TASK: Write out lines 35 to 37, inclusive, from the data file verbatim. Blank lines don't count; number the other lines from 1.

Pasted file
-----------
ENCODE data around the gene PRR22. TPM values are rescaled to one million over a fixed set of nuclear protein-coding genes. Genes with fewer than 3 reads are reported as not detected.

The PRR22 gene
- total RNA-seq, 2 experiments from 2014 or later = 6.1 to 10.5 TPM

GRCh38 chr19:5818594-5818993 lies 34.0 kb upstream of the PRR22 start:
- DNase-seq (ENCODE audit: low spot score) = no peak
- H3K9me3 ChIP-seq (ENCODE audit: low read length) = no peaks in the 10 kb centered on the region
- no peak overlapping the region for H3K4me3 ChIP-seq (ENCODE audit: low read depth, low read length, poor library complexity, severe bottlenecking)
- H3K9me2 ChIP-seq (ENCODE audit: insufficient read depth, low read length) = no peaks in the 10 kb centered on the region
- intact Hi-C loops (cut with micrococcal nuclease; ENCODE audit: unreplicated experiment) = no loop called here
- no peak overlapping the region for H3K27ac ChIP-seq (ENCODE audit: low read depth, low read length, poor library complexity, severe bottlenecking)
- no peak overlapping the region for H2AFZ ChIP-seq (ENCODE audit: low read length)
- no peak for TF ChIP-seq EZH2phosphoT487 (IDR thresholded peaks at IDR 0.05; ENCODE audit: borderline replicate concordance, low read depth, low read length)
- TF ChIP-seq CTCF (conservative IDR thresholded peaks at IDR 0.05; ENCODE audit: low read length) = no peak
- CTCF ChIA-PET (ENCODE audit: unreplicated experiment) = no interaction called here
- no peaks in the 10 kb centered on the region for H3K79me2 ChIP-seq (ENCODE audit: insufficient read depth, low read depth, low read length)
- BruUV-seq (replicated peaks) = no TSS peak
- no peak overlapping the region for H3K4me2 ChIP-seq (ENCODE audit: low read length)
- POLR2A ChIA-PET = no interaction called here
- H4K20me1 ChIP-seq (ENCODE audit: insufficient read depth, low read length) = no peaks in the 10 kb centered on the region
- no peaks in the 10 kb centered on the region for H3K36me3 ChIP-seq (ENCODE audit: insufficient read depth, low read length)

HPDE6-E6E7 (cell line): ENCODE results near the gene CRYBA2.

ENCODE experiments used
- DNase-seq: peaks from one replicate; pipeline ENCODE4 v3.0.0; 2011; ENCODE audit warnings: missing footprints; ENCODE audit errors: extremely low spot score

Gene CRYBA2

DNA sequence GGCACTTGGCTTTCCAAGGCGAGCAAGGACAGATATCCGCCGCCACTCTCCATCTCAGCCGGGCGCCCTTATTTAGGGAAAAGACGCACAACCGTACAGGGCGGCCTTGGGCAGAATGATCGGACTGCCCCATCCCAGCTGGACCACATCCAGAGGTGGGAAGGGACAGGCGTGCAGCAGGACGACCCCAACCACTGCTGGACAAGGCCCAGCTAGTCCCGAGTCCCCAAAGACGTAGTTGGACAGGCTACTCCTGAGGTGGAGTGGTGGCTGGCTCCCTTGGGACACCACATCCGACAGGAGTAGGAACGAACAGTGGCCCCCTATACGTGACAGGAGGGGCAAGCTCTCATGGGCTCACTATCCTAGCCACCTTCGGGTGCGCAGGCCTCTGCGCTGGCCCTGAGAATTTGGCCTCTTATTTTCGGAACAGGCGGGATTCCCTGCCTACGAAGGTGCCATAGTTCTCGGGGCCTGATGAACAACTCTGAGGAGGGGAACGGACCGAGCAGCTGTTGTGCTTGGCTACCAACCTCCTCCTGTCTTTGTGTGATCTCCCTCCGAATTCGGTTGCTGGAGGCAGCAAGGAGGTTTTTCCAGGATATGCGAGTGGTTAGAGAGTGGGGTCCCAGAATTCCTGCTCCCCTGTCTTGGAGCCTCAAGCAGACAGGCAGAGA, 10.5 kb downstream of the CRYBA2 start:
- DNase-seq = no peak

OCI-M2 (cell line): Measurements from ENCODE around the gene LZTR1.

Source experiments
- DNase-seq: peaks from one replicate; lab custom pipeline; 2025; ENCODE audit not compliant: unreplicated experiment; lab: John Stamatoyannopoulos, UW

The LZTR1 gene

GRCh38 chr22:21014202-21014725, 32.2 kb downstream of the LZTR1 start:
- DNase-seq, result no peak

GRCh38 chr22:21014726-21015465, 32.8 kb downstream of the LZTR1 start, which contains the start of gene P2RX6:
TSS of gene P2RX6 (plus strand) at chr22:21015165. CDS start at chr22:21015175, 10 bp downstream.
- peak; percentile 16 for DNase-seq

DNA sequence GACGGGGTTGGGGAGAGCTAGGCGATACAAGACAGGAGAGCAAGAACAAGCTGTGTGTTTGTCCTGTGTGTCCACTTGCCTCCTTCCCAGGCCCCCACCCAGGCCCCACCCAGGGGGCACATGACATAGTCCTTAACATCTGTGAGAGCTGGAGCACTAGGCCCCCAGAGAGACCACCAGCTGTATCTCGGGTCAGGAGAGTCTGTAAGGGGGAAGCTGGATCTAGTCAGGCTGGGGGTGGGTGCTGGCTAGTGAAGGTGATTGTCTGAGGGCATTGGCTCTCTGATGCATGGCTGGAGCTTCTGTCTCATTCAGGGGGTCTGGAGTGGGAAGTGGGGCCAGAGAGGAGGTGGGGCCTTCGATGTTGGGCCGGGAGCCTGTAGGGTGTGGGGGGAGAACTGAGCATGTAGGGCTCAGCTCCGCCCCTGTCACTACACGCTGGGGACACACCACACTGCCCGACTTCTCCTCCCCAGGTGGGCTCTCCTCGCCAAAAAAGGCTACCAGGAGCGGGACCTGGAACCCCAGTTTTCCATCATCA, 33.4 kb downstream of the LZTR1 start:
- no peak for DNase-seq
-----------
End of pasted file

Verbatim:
- peak; percentile 16 for DNase-seq

DNA sequence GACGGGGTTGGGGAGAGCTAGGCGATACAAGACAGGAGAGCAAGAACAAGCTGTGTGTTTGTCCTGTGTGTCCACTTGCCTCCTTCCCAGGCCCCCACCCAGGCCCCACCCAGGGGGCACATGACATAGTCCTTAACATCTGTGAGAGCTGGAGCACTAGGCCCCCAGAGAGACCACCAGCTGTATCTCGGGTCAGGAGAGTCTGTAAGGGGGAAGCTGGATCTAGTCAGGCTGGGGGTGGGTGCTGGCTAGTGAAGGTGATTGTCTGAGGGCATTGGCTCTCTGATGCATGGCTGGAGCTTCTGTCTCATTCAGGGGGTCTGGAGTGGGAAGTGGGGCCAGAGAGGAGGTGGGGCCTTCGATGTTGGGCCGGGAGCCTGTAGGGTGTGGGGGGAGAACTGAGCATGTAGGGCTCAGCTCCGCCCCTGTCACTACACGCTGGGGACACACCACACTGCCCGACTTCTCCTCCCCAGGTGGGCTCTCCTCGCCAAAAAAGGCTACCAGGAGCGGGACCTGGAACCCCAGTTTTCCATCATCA, 33.4 kb downstream of the LZTR1 start:
- no peak for DNase-seq